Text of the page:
Liver sections were also H&E stained, as shown in Fig. 4D, the control rat section (uppermost panel) displayed a normal histological pattern of hepatic tissue, including normal portal vein, hepatic artery, bile duct, endothelium, hepatic nodules, and sinusoids. In the liver lobules, the hepatocytes are organized in a radial pattern with a gap between each "sinusoid". The hepatic sinusoid has irregular channels and is not coated with intact endothelial cells.

As for the STZ + PBS group, (the second panel from the top) the liver tissues show an increase of vacuolation in the cytoplasm of hepatocytes that appeared as indistinct clear vacuoles that indicate glycogen infiltration in diabetes. In addition, hepatic necrosis and moderate grade of fibrosis are detected especially at the para-biliary ducts. Interestingly, the livers of diabetic rats treated with N-Ad-MSCs, the third panel from the top; showed normal hepatocytes and normal hepatic architecture with mild vacuolation of hepatocytes. The pattern of liver histology showed mild congestion, fatty vacuole, and few islets of lymphocyte infiltration. It also shows a moderate restoration of liver architecture with normal hepatocytes. Mild localized vascular congestion and extravasation were observed with intra-acinar infiltration of lymphocytes. The hepatocytes show mild ballooning degeneration, which is associated with regenerative hepatocytes as indicated by moderately enlarged cells, low nuclear /cytoplasmic ratio, and ballooning. In addition, acidophilic bodies and binucleated hepatocytes are detected. As for the STZ + DM-Ad-MSCs group, the lowermost panel): few focal lymphoplasmacytic infiltrates were shown in periportal and perivascular areas. The hepatocytes show regenerative cellular changes in form of nuclear enlargement, acidophilic bodies, and binucleated hepatocytes. In addition, grade I fibrosis was detected mainly around the biliary ducts and perivascular spaces as well as widening in the intralobular spaces. These results indicate that the transplantation of N-Ad-MSCs could not fully restore the pancreas or liver normal histology which can partially explain the failure of these cells’ transplantation to attain normoglycemia. However, still N-Ad-MSCs can better restore these organs as compared to DM-Ad-MSCs.

Immunostaining of insulin in pancreata of various study groups

Then, to illustrate the effect of transplantation of N-Ad-MSCs or DM-AdMSCs on insulin expression in pancreata of the transplanted animals, we performed insulin immunostaining on pancreata of all study groups and quantify the number of insulin-positive cells (ins +) per HPF. As shown in Fig. 5A, upon induction of diabetes with STZ, the islets showed decreased insulin staining and less ins + cells as compared the control group (control, upper most panel; STZ, second panel from top). Interestingly, transplantation of N-Ad-MSCs restored the insulin staining in the islets and increased ins + cells (second panel from bottom). Although transplantation of DM-Ad-MSCs showed increased insulin staining and ins + cells, however, this effect failed to reach control levels (lowest most panel). Quantification of the number of ins + cells is given in Fig. 5B. These results clearly indicate the better abilities of N-Ad-MSCs to regenerate β-cells in the diabetic rats as compared to DM-Ad-MSCs.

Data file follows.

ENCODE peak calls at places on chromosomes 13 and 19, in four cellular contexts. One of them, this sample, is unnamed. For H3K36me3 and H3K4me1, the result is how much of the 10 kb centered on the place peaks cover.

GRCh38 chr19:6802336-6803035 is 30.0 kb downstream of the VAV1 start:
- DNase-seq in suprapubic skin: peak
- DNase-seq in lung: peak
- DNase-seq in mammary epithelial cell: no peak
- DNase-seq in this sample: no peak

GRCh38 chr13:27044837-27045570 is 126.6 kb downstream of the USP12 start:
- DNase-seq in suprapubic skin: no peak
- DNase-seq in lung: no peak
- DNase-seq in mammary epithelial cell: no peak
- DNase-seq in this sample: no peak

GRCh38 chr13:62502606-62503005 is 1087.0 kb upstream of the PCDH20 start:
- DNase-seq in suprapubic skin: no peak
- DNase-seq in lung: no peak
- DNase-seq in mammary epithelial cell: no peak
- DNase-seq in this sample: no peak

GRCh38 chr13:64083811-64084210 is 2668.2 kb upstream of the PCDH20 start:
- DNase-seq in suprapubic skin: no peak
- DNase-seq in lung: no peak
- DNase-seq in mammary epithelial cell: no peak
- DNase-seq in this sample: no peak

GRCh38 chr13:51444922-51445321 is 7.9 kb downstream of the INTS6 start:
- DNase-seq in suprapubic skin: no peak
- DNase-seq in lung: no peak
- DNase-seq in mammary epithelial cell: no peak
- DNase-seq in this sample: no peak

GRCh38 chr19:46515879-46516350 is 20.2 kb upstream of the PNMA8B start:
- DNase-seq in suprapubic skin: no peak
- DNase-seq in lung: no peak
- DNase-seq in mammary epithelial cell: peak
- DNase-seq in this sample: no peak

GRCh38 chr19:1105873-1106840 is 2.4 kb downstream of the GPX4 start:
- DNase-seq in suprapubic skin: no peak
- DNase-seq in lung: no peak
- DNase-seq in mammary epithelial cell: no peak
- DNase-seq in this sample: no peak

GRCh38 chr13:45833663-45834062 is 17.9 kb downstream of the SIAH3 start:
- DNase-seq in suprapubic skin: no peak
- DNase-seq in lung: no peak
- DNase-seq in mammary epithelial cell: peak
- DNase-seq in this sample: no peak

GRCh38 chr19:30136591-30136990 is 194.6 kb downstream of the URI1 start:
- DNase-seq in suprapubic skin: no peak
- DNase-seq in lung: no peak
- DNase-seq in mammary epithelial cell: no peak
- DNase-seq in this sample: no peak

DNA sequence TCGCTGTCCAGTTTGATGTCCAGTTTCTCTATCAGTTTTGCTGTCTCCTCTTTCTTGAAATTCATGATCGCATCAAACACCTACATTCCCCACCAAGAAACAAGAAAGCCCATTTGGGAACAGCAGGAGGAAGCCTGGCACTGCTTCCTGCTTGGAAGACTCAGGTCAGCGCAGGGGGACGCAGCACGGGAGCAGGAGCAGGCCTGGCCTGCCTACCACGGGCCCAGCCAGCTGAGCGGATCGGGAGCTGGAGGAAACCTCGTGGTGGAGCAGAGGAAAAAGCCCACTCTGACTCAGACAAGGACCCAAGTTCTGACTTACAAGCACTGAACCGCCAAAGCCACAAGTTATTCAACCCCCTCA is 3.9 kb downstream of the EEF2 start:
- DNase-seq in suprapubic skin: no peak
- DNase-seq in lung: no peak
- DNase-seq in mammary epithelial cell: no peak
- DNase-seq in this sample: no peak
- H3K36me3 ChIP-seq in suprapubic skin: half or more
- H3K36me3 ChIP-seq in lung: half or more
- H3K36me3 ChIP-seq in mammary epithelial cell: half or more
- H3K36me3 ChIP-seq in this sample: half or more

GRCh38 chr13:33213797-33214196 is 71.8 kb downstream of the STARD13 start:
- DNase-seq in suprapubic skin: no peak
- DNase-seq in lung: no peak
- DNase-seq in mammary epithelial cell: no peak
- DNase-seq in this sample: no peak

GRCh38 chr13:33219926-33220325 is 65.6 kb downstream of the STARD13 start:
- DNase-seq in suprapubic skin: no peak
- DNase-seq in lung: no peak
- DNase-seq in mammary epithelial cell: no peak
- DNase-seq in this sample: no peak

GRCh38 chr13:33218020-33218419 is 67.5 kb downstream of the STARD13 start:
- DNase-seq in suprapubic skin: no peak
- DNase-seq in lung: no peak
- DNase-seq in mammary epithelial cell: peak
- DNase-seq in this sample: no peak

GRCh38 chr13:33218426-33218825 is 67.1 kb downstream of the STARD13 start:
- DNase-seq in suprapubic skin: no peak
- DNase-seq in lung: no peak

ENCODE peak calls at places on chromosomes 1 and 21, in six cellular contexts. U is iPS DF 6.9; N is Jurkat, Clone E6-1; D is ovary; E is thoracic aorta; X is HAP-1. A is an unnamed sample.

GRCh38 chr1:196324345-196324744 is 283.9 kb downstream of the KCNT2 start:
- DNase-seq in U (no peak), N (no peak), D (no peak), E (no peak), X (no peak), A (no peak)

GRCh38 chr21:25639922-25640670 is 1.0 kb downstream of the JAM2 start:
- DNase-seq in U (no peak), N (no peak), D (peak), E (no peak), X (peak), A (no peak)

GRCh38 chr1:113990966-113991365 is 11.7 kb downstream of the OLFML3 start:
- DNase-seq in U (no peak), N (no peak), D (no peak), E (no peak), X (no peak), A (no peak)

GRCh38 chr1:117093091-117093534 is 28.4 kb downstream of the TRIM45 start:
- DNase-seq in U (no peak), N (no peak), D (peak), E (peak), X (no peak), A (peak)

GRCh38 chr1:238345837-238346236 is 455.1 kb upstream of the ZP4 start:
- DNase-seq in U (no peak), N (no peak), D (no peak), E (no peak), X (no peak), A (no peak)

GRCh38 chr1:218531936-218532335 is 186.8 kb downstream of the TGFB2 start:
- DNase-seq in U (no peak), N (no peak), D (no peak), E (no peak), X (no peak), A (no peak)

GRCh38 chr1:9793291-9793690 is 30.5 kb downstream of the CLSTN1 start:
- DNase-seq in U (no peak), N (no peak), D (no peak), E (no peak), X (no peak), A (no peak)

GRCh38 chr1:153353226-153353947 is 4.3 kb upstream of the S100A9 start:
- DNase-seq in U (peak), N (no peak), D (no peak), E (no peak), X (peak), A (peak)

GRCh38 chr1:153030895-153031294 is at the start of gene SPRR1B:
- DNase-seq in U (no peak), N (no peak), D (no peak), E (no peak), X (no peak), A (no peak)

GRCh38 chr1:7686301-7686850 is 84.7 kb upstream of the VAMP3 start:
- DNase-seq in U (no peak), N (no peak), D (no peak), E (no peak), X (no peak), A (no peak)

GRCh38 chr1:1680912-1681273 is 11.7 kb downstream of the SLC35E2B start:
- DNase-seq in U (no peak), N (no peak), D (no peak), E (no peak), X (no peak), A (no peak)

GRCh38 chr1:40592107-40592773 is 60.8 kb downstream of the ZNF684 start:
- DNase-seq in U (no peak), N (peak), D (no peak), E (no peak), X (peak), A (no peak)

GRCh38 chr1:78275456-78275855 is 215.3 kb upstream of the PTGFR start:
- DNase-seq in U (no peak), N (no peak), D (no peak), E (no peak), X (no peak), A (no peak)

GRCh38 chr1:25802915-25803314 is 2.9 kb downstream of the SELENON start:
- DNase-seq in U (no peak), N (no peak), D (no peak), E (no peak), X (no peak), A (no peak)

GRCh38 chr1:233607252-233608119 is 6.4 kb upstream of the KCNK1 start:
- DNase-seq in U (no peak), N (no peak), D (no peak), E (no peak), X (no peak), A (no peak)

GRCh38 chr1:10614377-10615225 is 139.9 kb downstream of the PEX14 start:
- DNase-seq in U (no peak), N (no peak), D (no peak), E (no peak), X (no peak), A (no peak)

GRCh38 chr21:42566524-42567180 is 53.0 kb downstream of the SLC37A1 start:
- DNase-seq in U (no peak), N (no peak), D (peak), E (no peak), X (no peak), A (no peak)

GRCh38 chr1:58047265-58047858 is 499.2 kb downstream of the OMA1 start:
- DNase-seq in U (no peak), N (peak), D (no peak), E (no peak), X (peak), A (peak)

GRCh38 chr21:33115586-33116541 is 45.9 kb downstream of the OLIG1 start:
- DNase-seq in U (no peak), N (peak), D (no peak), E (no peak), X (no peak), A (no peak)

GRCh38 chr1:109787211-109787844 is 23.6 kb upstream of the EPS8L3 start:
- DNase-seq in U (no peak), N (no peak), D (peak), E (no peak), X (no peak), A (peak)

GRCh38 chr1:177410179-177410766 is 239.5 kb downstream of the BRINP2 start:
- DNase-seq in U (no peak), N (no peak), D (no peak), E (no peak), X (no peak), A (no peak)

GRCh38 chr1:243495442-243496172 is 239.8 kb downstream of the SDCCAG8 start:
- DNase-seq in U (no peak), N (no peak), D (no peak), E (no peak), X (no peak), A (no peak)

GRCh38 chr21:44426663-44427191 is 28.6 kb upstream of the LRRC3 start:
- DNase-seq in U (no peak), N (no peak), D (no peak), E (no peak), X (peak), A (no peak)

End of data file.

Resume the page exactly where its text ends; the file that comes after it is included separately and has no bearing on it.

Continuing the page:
Fig. 5
figure 5

Immunostaining of insulin in pancreata of STZ-induced diabetic rats. A Immunostaining of insulin in control non injected group (upper most), STZ-induced diabetic rats (second from top), STZ-induced rats treated with N-Ad-MSCs (third from top) or DM-Ad-MSCs (lowest). B Quantification of insulin positive cells/high power field (HPF). Control: non injected group; STZ + PBS, n = 3: group injected with STZ and PBS, n = 3; N-Ad-MSCs: animals injected with STZ and transplanted with N-Ad-MSCs, n = 3; DM-Ad-MSCs: animals injected with STZ and transplanted with DM-Ad-MSCs, n = 3. a: significant different from Control, at p-value < 0.05. b: significant different from STZ + PBS, at p-value < 0.05


DM is a devastating disease with no radical cure. Lately, MSCs have become the most commonly used cell-based therapy in clinical trials which provide new hope for DM patients either through autologous or allogeneic transplantation [45, 46]. Ad-MSCs gained research interest because they were obtained more conveniently with fewer ethical concerns [3]. Several reports have shown that DM affects the MSCs properties [3, 27]. So, we conducted this study to examine the abilities of Ad-MSCs isolated from STZ induced diabetic rats to generate IPCs in vitro and to alleviate hyperglycemia in vivo in comparison to Ad-MSCs isolated from normal rats (N-Ad-MSCs). Our results showed that N-Ad-MSCs exhibited better potentiality to generate IPCs in vitro either morphologically, genetically or functionally.

Additionally, these N-Ad-MSCs could better alleviate hyperglycemia in diabetic rat, an effect failed to be shown by DM-Ad-MSCs. Furthermore, histopathological examination of pancreas and liver tissues showed that N-Ad-MSCs can restore STZ induced tissue damage as compared to their DM-AD-MSCs counterparts. Moreover, pancreata of diabetic rats transplanted with N-Ad-MSCs showed better restoration of insulin expression as compared to those transplanted with DM-Ad-MSCs. These results clearly demonstrated the devasting effect of DM on the adipose derived MSCs.